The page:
Monday, January 17, 2011

Béchamel Sauce and Mornay Sauce


The reason I have two sauces is because to get to Mornay, you need to make béchamel. Mornay is béchamel sauce with cheese. It's very, very easy to make this sauce and it can be poured over just about anything (broccoli, in this case). If you leave out the cheese, then you have the best béchamel sauce ever. No kidding, the best. Yum! I'm probably making this again tonight actually. The ONLY thing I will change next time is to stop cooking the béchamel RIGHT before it gets to the perfect consistency. I cooked it until it was thick, and then I added the cheese (I'm sure I went overboard on the cheese), which made it a little bit too thick. So keep that in mind when you're making the béchamel.

And when you are trying to select your cooking soundtrack, I recommend: 
  • Charles Aznavour and 
  • Francis Cabrel. :)
Aznavour is great, but I'm really into Cabrel at the moment. Top two classic songs to check out: "Je t'aime a mourir" and "C'était l'hiver."

Now onto the food!

Simmer the flour and butter.
Like Kate @ Pinkpancakes, I also need more light in my kitchen!
The thickened béchamel, right before adding the cheese.
Mornay sauce

Béchamel Sauce
Original Recipe: "Vegetables" by James Peterson (1998), p 191
Serving Size = 2 cups medium-thick sauce
  • 2 tablespoons butter (unsalted)
  • 2 1/2 tablespoons all-purpose flour (I use organic, unbleached)
  • 2 cups milk (I use organic)
  • 1 bay leaf, broken in two (I didn't break it)
  • Salt and white pepper to taste (I used black pepper)
  • 1 pinch of ground nutmeg, or grated whole nutmeg (I used grated whole)
  1. Melt the butter in a saucepan over medium heat. Stir in the flour as soon as the butter melts. Keep stirring until the flour develops a toasty smell, about 5 minutes. The recipe recommends using a wooden spoon, but I didn't. 
  2. Pour in half of the milk and bring to a simmer while whisking. When the sauce boils and is smooth, add the rest of the milk, nutmeg and the bay leaf. Bring to a gentle simmer. Reduce heat to low and simmer very gently for 15 minutes (or until thickened to where you want, I think I stopped with time left). Season with salt and pepper and strain (I did not strain). Remove the bay leaf.
Mornay Sauce
  • 1/4 - 1/2 cup of Parmesan or Gouda or any cheese you want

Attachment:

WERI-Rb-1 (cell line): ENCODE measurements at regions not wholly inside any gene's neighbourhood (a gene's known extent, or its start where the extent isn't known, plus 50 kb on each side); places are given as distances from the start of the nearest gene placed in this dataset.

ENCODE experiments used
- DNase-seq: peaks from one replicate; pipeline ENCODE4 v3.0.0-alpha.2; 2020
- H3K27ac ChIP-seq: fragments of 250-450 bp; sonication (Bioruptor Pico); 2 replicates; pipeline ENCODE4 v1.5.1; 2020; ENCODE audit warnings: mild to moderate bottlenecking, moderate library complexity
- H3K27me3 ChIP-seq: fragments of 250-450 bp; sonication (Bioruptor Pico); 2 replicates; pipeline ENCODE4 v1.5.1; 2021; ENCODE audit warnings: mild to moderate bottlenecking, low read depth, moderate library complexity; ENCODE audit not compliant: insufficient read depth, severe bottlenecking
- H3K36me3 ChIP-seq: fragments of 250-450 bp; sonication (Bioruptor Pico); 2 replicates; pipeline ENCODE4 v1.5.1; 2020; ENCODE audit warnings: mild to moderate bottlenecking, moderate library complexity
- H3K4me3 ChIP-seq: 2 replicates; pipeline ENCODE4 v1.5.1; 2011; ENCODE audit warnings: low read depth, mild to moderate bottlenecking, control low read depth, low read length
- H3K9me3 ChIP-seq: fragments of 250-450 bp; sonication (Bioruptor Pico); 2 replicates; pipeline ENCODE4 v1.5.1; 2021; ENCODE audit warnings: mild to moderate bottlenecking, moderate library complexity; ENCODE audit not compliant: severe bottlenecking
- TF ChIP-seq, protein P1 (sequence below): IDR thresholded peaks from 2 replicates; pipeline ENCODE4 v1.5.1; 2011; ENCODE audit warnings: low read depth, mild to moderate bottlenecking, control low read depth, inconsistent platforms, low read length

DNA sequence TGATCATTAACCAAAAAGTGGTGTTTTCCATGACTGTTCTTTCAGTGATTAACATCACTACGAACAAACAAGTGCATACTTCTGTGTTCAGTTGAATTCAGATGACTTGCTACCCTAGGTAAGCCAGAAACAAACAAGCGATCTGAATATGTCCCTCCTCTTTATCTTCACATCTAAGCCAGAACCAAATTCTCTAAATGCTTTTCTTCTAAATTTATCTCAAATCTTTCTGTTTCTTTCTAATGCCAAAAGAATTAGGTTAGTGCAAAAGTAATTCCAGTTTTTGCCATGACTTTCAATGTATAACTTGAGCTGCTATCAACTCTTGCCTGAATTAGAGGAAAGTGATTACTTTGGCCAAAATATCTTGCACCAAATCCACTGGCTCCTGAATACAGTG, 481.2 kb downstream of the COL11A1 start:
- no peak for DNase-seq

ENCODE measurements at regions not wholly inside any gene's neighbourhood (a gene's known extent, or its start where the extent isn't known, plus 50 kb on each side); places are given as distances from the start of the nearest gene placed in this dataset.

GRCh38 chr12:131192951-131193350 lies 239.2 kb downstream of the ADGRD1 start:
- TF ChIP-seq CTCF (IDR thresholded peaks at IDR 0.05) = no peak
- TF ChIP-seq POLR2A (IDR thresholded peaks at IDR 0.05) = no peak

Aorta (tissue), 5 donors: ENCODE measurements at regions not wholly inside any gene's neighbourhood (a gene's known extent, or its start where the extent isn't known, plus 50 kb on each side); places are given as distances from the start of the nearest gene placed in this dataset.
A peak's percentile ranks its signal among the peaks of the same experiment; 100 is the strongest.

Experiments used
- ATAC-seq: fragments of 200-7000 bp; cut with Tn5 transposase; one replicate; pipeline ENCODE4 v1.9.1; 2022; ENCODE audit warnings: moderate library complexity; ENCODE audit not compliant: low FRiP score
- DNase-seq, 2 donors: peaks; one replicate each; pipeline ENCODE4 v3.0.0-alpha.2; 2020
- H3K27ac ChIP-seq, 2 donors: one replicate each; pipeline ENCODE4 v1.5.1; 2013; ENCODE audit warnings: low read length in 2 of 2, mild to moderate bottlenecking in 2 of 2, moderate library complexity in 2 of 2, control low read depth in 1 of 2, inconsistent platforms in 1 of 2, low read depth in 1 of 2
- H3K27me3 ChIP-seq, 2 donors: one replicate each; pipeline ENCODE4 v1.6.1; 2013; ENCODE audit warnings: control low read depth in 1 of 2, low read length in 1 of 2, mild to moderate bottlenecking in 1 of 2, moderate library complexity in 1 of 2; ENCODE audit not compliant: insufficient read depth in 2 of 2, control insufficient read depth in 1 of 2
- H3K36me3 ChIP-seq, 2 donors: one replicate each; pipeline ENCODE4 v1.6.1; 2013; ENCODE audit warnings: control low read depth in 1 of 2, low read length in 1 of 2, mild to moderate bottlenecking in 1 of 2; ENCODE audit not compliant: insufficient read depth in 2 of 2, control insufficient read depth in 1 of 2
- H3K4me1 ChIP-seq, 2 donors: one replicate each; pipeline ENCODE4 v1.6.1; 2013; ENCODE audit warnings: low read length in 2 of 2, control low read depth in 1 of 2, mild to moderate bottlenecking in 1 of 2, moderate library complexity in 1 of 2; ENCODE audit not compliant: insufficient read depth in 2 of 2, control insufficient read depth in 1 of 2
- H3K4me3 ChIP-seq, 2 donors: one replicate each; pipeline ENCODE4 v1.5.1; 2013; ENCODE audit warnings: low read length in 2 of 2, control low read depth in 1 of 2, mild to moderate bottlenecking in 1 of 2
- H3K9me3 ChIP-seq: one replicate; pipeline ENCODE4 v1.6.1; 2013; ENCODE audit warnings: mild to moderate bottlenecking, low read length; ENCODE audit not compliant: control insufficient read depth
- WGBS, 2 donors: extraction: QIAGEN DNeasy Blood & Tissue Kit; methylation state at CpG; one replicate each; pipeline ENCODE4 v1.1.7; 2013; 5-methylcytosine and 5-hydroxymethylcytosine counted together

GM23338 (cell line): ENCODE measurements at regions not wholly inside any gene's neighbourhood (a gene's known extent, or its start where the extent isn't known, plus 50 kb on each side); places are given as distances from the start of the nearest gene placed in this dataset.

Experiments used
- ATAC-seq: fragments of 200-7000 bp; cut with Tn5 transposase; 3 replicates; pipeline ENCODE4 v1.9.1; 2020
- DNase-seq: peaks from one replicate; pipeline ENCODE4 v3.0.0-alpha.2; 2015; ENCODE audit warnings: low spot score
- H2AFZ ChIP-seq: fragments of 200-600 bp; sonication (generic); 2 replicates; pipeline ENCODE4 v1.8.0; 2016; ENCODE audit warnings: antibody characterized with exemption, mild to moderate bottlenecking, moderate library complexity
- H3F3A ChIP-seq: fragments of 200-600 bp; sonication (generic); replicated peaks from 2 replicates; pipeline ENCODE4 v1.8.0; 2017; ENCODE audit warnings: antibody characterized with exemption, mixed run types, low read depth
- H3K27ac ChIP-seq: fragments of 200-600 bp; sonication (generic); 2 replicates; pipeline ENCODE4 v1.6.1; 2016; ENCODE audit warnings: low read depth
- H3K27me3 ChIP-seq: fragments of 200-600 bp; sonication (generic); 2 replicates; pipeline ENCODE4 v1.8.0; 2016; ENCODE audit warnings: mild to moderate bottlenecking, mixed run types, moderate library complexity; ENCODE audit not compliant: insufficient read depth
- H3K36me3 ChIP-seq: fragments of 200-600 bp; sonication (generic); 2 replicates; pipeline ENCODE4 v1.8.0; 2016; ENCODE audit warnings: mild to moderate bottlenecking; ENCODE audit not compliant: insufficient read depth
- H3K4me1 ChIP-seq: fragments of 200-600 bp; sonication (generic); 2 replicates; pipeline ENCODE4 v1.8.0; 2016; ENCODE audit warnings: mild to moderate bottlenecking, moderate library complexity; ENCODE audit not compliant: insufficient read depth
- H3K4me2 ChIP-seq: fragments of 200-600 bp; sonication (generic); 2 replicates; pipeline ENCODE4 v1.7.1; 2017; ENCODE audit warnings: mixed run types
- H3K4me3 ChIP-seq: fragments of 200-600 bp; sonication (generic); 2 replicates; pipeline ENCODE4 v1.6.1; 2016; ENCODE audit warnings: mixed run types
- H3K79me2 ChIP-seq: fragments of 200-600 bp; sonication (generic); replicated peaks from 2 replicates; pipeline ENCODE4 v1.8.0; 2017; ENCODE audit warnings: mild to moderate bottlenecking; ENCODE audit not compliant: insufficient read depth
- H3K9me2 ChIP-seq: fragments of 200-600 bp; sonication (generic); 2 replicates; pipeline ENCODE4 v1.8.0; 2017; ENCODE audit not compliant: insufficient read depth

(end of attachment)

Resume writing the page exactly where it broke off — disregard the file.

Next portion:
1. Once the béchamel is done, remove from heat and add the grated cheese. You can use any kind you want, or as much as you want. I've used Parmesan cheese in the past, but this time I used Gouda. Use roughly 1/4 - 1/2 a cup, but taste as you go.
I've also been really interested in trying different oils lately. 
My two favorites at the moment are:
  1. Almond Oil and 
  2. Grape Seed Oil (Big time favorite! Cold pressed is the best if you can find it.)
Not only are they extremely healthy, but they are very mild in flavor, especially the grape seed oil. I use the grape seed oil to sauté, fry, bake, make dressing.... EVERYTHING. It has a super high smoke point, more than olive oil, canola or vegetable oil. I use the almond oil for dressings and baking, mostly. I'll be sharing some recipes in my future posts. I'm really happy to have canola and vegetable oil out of my life since they are so unhealthy. The next oil I plan to try is avocado oil. By the way, if you run out and buy grape seed oil or almond oil, you need to store them in your refrigerator.

Do you have a favorite oil? Let me know so I can check it out! :)

Linking to: Homemaker Monday

4 comments:

Swathi said...

These sauce are amazing good with pastas.

Domestic Goddess Wannabe said...

My favourite is garlic oil which I use by the bucketload! It is just garlic-infused olive oil which of course you can make yourself, but I just buy it from any supermarket.

Kate said...

I looked up the songs. ME likes!!!

kitchen flavours said...

This looks easy and really good. My kids love sauce for dipping! Bookmarking this! Thanks for sharing this recipe!

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